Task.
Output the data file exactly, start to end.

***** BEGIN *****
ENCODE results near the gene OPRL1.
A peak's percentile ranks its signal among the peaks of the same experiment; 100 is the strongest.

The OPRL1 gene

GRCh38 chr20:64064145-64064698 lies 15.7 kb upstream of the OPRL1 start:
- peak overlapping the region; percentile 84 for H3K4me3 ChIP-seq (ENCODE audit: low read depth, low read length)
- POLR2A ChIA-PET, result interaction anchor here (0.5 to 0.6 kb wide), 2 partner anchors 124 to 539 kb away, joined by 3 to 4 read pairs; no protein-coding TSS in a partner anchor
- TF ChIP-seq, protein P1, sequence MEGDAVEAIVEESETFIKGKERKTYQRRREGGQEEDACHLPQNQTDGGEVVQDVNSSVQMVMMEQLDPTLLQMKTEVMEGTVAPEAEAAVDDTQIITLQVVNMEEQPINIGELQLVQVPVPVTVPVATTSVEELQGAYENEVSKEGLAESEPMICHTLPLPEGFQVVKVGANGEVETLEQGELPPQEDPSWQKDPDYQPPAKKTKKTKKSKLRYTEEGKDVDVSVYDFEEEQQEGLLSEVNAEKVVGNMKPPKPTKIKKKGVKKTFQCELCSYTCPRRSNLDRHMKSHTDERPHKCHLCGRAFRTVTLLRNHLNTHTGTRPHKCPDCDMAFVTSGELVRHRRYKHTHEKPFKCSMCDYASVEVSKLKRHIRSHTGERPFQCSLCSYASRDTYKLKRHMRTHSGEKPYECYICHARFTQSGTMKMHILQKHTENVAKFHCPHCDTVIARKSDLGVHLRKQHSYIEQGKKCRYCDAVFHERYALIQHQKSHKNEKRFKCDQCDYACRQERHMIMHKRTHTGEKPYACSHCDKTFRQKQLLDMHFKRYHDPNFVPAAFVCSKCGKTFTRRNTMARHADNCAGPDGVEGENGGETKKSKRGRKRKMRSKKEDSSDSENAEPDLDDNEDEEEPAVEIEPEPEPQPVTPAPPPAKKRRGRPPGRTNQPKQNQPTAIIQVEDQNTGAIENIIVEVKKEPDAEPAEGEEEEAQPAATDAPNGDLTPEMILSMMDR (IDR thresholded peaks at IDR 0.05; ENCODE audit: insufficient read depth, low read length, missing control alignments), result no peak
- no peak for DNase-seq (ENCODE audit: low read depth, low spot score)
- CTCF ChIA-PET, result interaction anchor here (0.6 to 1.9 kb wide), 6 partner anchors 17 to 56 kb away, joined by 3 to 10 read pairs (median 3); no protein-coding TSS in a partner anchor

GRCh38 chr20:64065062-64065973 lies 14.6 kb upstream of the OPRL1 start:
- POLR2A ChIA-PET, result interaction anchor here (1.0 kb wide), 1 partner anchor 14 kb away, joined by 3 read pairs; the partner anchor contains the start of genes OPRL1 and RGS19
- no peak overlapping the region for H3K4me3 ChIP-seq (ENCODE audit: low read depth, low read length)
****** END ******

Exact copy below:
ENCODE results near the gene OPRL1.
A peak's percentile ranks its signal among the peaks of the same experiment; 100 is the strongest.

The OPRL1 gene

GRCh38 chr20:64064145-64064698 lies 15.7 kb upstream of the OPRL1 start:
- peak overlapping the region; percentile 84 for H3K4me3 ChIP-seq (ENCODE audit: low read depth, low read length)
- POLR2A ChIA-PET, result interaction anchor here (0.5 to 0.6 kb wide), 2 partner anchors 124 to 539 kb away, joined by 3 to 4 read pairs; no protein-coding TSS in a partner anchor
- TF ChIP-seq, protein P1, sequence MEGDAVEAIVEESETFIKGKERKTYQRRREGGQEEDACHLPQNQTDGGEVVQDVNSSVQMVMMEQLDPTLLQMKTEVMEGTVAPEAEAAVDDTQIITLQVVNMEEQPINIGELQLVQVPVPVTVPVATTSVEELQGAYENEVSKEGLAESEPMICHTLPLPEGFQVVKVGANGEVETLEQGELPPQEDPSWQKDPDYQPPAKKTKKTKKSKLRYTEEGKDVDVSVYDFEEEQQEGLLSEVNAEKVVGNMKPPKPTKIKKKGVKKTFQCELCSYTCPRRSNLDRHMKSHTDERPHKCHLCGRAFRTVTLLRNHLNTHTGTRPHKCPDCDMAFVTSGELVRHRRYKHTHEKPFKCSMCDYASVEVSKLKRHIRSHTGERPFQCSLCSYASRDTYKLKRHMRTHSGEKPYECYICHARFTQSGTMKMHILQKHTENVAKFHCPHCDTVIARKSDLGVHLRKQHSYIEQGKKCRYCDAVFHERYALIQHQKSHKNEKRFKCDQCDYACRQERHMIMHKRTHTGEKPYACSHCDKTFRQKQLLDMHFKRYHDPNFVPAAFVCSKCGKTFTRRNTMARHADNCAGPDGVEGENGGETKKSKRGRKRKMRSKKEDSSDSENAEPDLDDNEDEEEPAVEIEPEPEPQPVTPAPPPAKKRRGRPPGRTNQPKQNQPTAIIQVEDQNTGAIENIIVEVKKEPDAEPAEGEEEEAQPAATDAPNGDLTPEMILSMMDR (IDR thresholded peaks at IDR 0.05; ENCODE audit: insufficient read depth, low read length, missing control alignments), result no peak
- no peak for DNase-seq (ENCODE audit: low read depth, low spot score)
- CTCF ChIA-PET, result interaction anchor here (0.6 to 1.9 kb wide), 6 partner anchors 17 to 56 kb away, joined by 3 to 10 read pairs (median 3); no protein-coding TSS in a partner anchor

GRCh38 chr20:64065062-64065973 lies 14.6 kb upstream of the OPRL1 start:
- POLR2A ChIA-PET, result interaction anchor here (1.0 kb wide), 1 partner anchor 14 kb away, joined by 3 read pairs; the partner anchor contains the start of genes OPRL1 and RGS19
- no peak overlapping the region for H3K4me3 ChIP-seq (ENCODE audit: low read depth, low read length)